You’ve got a farm sector, you’ve got a certain kind of industry in an area, it’s in danger of going down because it’s operating below its breakeven point. Now if you put in some business which is perfectly legitimate business, in that firm, you’re going to save it. You’re not going to make them rich right away, you’re going to make them save it, by getting enough new activity to bring it above a breakeven point. And you can do that by simply adjusting the way, in which you implement your projects, so that you put your projects, as we’ve done in the 1950s and 1960s, as well as in wartime. Your project is accelerated or decelerated, in order to regulate the way in which this functions. To keep the whole economy going.
I guess the famous Kennedy statement—the rising tide must lift all boats—and that is the general policy for administrating such a thing. You have your overall objectives which must be reached, but you have flexibility in reaching your overall objectives, you adjust that in order to effect, as Senator Kennedy said, cause the rising tide to lift all boats. That’s the way you approach misery in cities, the way you approach other problems, by letting the tide of credit flow through these projects in such a way as to lift the relevant boats.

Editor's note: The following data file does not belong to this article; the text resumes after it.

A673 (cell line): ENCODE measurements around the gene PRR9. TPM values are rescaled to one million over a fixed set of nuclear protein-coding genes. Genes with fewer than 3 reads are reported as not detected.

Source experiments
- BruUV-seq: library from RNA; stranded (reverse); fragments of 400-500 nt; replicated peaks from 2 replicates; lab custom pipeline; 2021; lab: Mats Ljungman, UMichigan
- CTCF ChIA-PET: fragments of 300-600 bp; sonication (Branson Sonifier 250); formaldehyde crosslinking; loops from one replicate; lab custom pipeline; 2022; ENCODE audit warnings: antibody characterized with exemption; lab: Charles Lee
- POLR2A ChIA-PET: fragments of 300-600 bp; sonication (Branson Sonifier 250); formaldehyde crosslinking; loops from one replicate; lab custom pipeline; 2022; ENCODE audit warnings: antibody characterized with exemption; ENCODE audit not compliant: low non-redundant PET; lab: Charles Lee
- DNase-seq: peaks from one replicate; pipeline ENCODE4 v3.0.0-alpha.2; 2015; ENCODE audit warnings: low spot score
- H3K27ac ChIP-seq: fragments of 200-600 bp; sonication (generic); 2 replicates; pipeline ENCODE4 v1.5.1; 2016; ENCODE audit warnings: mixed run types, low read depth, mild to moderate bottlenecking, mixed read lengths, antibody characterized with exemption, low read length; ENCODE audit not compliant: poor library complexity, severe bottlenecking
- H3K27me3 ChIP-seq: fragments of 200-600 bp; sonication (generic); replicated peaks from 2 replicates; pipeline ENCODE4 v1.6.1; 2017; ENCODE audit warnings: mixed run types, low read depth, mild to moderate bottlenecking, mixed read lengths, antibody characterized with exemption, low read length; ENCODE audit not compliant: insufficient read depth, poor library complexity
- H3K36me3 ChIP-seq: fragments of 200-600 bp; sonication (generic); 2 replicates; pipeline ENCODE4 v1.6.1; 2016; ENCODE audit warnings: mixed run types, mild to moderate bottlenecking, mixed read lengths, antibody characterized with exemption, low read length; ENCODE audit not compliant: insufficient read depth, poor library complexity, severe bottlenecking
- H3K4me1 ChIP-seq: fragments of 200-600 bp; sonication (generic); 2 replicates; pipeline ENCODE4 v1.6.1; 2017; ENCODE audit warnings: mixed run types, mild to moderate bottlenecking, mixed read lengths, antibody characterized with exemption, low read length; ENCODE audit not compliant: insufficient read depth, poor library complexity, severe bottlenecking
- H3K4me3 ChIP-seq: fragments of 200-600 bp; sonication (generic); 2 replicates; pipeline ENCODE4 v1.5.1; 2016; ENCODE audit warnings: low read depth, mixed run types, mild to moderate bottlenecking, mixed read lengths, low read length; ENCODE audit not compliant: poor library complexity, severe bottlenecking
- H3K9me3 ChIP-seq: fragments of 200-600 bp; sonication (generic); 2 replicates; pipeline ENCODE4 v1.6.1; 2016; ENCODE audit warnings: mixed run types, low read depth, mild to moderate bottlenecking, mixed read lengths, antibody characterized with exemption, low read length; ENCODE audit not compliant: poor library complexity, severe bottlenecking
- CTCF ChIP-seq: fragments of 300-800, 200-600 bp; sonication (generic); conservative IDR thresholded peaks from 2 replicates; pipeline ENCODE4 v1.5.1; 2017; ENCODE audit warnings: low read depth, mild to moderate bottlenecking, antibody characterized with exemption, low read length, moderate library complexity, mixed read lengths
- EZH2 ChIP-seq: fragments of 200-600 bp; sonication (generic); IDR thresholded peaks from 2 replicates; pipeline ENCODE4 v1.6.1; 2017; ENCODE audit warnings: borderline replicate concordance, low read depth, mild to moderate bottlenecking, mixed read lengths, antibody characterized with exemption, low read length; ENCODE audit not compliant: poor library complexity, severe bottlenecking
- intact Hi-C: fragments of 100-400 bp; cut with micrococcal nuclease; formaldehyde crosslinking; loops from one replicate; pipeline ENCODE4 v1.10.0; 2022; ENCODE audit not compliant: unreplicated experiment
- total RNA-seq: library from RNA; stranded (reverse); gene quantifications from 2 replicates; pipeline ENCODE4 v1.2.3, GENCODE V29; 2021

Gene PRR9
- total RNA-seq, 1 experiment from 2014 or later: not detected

So, we don’t want projects, in the sense of programs. We want projects in the sense of policies. The policy is a change, an axiomatic change in the way we think. So what we have to push, using programs and projects merely as illustrations, for this purpose, say, here’s how society has to be run. And the principle you have to get across, is, we have come through 30 years of changes in policy, which have, except for the limited success of civil rights reforms, have all been disastrous failures. So we have to eliminate all of those policy changes, which were made in the past 30 years, which have been failures. That’s the first thing we have to do.
Return to National Banking